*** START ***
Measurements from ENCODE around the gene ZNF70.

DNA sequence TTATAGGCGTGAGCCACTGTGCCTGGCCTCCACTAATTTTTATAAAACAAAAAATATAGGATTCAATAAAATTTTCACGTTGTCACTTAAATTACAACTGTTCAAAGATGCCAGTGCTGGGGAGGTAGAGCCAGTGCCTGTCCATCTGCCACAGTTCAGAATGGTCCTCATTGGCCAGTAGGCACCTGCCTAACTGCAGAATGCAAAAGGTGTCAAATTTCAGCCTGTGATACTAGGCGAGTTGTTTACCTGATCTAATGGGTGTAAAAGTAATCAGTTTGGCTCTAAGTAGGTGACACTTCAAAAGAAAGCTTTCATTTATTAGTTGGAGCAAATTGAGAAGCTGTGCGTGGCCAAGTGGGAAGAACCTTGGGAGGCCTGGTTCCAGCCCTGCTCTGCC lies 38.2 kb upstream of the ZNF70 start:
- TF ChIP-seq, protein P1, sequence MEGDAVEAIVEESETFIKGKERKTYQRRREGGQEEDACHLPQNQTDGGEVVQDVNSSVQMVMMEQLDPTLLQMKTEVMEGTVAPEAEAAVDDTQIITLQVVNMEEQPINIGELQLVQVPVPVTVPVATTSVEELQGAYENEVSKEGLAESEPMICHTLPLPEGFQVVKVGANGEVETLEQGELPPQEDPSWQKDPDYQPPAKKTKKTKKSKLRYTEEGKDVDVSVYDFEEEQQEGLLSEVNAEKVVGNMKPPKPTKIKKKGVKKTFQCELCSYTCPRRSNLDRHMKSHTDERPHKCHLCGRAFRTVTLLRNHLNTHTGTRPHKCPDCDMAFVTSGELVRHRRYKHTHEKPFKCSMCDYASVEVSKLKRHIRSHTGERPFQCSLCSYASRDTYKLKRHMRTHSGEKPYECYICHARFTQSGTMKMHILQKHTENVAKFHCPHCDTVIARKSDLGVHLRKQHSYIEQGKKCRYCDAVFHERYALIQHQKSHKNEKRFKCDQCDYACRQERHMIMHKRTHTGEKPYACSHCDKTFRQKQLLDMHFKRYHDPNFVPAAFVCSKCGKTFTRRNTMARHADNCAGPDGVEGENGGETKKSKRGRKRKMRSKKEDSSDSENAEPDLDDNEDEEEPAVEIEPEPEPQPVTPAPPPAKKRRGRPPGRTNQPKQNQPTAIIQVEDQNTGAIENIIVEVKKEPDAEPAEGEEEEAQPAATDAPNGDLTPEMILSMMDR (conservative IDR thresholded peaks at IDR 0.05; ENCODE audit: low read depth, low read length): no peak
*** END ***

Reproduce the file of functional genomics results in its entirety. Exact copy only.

Measurements from ENCODE around the gene ZNF70.

DNA sequence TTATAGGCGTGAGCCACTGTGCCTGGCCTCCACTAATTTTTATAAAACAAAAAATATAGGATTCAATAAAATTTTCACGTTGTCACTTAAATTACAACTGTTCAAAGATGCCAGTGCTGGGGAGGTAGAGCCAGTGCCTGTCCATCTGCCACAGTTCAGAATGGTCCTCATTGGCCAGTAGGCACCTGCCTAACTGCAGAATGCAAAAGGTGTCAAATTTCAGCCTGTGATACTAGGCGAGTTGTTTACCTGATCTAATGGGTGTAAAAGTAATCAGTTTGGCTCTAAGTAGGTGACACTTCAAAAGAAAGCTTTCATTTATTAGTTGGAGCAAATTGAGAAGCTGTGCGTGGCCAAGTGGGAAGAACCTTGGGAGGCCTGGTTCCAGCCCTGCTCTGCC lies 38.2 kb upstream of the ZNF70 start:
- TF ChIP-seq, protein P1, sequence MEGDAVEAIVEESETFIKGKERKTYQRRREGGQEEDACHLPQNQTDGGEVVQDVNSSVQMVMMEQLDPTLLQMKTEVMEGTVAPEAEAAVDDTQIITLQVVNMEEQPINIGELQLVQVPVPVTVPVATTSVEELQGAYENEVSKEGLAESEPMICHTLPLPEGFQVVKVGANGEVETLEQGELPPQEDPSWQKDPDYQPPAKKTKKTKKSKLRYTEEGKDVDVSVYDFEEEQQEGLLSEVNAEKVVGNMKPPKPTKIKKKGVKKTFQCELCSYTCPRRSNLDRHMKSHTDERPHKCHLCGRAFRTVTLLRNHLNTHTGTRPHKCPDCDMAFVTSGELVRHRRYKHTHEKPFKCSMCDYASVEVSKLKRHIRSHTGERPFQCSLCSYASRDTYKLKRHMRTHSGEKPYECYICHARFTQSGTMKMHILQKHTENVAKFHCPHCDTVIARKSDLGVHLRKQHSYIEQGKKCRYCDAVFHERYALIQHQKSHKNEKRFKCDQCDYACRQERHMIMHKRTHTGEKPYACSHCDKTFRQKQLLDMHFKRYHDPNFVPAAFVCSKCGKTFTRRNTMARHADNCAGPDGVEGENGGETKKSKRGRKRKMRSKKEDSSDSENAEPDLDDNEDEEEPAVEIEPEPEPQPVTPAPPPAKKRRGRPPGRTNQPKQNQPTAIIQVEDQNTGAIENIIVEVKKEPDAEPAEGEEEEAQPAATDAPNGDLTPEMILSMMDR (conservative IDR thresholded peaks at IDR 0.05; ENCODE audit: low read depth, low read length): no peak